Monday, November 20, 2006

Shocking Story - Conservatives are More Generous

I found this last week via Drudge, I believe. How can it be that evil conservatives are more generous than loving and compassionate liberals?

The book's basic findings are that conservatives who practice religion, live in traditional nuclear families and reject the notion that the government should engage in income redistribution are the most generous Americans, by any measure.

Conversely, secular liberals who believe fervently in government entitlement programs give far less to charity. They want everyone's tax dollars to support charitable causes and are reluctant to write checks to those causes, even when governments don't provide them with enough money.

Still, he says it forcefully, pointing out that liberals give less than conservatives in every way imaginable, including volunteer hours and donated blood.

"His main finding is quite startling, that the people who talk the most about caring actually fork over the least," he said. "But beyond this finding I thought his analysis was extremely good, especially for an economist. He thinks very well about the reason for this and reflects about politics and morals in a way most economists do their best to avoid."

Well, this might surprise the media, but it does not surprise me. I suspect the same secular liberals are the first to call churchgoers "hypocrites." The book, titled "Who Really Cares: The Surprising Truth About Compassionate Conservatism" is by Syracuse University professor Arthur C. Brooks.

Tuesday, November 14, 2006

Imus, Harold Ford, Jr. and racism

I'm about sick of hearing Don Imus whine about "the only reason Harold Ford, Jr. lost the election in Tennessee." In case you haven't heard it, Imus believes the only reason Ford lost was due to racism. That is simply ridiculous. I'll give Ford great credit for being a gracious loser, but I seriously doubt that racism was the reason he lost and to suggest that it was the reason is absurd. Tennessee is a red state with a conservative Democrat governer. It has been a long time since this state elected a Democrat as a senator. I think the exit polls give a good indication of the lack of racism (at least among whites). Unfortunately, I cannot find an exit poll from the last senate race in Tennessee, so the last presidential race will have to do:


----------------------------------Corker -----------Ford, Jr.
White (85%) ----------------------59%-------------40%
African-American (13%)-----------4%-------------95%

VOTE BY RACE -----------------BUSH-----------KERRY
White (84%)-----------------------65%------------34%
African-American (13%)-----------9%------------91%

To ease the comparison, I left out the rather trivial numbers for Nader in 2004. So, what does this tell us? It's certainly not a perfect indicator of racism (or lack thereof), but it seems highly unlikely that racism is a factor when a substantial greater percentage of whites voted for Ford than voted for Kerry (40% vs 34%, a 17.6% increase). In other words 17.6% of whites shifted from a white Republican to a black Democrat. But take a look at the percentage of blacks that switched from a white Republican to a black Democrat. The number of blacks supporting a Republican dropped from 9% to 4% - a drop of more than 55%. Of course, nearly all blacks supported a Democrat in both elections, but the black support of Republicans dropped by a marked percentage. Using whites as a baseline, one would expect a slight shift by blacks to the Democrat Ford; instead, over half of blacks left the Republican candidate. Does that indicate racism or is it something else?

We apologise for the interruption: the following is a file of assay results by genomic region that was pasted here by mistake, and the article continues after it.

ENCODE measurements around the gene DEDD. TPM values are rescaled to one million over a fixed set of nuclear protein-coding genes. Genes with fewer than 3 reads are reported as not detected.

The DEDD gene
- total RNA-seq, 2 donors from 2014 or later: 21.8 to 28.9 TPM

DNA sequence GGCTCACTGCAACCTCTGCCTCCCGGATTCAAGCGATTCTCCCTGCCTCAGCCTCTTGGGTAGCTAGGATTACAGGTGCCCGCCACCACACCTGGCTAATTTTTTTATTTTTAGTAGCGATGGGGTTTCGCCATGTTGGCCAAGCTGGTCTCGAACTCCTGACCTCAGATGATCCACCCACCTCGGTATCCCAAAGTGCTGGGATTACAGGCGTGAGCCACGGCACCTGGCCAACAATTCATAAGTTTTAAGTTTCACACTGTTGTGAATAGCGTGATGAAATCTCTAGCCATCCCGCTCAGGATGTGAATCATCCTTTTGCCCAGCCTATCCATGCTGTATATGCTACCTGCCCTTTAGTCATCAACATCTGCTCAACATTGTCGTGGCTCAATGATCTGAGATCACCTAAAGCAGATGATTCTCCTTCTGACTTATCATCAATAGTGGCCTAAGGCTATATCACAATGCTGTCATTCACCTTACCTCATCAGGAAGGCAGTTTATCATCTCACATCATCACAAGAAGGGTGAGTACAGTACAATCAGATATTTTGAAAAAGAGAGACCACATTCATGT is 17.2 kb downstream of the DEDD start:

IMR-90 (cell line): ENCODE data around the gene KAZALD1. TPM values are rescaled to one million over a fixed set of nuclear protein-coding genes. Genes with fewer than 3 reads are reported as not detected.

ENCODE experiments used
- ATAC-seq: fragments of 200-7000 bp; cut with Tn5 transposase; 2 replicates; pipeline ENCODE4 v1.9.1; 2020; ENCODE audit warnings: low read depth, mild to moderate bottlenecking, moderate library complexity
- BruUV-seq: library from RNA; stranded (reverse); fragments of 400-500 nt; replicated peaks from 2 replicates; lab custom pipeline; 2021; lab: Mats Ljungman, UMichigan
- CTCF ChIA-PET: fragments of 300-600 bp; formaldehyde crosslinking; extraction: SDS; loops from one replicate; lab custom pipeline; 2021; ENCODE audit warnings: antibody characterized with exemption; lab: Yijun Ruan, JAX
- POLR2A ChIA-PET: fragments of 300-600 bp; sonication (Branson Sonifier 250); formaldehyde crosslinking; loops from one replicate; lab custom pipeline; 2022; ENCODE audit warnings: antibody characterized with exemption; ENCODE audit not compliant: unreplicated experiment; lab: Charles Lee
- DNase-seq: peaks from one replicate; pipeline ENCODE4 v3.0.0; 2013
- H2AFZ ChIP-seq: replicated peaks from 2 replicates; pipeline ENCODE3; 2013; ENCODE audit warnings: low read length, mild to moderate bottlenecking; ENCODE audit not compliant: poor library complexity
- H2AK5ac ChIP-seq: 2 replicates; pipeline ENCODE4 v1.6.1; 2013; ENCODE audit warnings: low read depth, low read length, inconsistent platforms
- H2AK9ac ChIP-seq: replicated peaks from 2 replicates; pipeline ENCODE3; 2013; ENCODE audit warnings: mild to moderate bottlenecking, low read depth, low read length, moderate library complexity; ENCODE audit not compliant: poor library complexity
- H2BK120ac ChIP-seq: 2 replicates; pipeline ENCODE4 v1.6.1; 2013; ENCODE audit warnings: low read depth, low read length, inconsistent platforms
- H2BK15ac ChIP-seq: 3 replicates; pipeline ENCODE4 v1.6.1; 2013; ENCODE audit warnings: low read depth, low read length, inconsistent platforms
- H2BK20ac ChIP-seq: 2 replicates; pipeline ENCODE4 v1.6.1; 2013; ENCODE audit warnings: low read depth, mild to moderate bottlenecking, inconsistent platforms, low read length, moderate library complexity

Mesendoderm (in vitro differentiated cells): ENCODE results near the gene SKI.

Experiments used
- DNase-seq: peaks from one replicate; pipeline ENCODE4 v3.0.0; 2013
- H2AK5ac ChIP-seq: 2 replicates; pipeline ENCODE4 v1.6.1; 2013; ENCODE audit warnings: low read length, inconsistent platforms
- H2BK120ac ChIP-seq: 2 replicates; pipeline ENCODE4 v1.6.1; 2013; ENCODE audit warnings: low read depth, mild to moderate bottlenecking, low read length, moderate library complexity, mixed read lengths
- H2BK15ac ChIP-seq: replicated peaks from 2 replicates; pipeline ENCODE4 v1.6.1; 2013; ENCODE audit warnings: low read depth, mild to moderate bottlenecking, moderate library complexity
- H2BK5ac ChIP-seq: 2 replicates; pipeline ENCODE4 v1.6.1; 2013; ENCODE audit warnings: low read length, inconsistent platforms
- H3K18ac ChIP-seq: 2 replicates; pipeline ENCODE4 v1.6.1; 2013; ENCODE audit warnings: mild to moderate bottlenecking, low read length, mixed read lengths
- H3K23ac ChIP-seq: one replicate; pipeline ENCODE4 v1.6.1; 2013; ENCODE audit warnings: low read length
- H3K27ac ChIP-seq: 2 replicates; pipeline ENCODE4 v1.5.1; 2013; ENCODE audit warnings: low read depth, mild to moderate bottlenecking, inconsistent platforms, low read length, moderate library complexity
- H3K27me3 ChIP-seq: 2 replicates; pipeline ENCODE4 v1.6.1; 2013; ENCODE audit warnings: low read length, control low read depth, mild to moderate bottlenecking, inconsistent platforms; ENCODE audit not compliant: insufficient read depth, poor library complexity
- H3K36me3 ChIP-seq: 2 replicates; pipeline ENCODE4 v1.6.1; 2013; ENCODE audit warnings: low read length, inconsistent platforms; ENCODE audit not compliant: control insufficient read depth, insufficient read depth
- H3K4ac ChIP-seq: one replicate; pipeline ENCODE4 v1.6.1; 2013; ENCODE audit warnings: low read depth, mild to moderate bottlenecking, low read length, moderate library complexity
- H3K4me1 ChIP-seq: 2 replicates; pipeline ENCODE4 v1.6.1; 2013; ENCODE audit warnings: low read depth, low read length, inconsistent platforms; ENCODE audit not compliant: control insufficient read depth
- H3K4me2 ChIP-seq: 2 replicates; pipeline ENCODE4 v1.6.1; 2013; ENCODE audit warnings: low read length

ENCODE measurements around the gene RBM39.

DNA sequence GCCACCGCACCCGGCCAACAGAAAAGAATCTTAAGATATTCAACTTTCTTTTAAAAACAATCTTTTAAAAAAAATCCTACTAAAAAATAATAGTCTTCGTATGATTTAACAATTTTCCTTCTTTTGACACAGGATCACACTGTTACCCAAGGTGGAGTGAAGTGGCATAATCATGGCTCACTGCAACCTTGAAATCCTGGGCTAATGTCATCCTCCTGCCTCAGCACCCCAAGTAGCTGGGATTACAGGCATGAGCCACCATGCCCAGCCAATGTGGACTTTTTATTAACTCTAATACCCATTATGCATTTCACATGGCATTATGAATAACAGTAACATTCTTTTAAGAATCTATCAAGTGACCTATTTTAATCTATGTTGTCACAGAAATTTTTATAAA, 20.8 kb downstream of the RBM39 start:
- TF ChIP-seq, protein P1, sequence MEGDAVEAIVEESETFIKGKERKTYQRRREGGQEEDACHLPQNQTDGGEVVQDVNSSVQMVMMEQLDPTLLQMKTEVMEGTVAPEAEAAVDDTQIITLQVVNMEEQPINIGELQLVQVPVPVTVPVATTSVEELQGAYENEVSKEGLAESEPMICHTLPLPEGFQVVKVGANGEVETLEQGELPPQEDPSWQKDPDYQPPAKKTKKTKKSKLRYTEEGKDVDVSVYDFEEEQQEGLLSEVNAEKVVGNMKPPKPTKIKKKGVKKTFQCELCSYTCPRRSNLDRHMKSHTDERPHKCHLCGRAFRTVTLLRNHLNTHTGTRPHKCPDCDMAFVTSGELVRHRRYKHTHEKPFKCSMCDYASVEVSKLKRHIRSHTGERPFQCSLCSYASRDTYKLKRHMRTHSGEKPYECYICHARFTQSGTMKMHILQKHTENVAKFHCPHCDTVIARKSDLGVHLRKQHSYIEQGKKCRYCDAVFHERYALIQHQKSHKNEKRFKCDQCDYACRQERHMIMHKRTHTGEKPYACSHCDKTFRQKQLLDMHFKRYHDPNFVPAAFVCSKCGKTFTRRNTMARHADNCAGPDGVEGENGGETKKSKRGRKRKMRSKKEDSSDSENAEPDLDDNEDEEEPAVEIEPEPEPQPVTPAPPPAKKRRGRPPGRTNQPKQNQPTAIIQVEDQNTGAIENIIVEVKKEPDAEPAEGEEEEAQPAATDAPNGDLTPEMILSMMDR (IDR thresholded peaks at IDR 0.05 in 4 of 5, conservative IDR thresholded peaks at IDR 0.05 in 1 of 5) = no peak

It could be that it indicates nothing. There could be other reasons why the portion of blacks voting for a Republican dropped so dramatically. It could have nothing to do with race. But to say that Ford lost because of racism is simply idiotic and has no basis in fact. I'm no Pollyanna and I am sure that some whites voted against Ford because of his race. Did it cost him the election? It's doubtful, but it is we will ever know for sure. The statistic that looms large is the huge shift in the black vote away from the Republican candidate. Does this indicate that the Republican party has lost what few black votes that it had? Does it demonstrate that the black voters were acting in a racist fashion by voting for someone solely because of his race?

One might get a better idea by looking at the shift in black voters in other states. I have only had time to check one of them - Virginia. In Virginia, the same analysis reveals a 20% drop in Republican support by blacks (using the Webb/Allen race). Why 20% there and 55% here? Of course, we are talking about different candidates so there is somewhat of an apples to oranges comparison. Still, there may be a trend here. Maybe Tennessee blacks are trendsetters. Or maybe something else is going in Tennessee.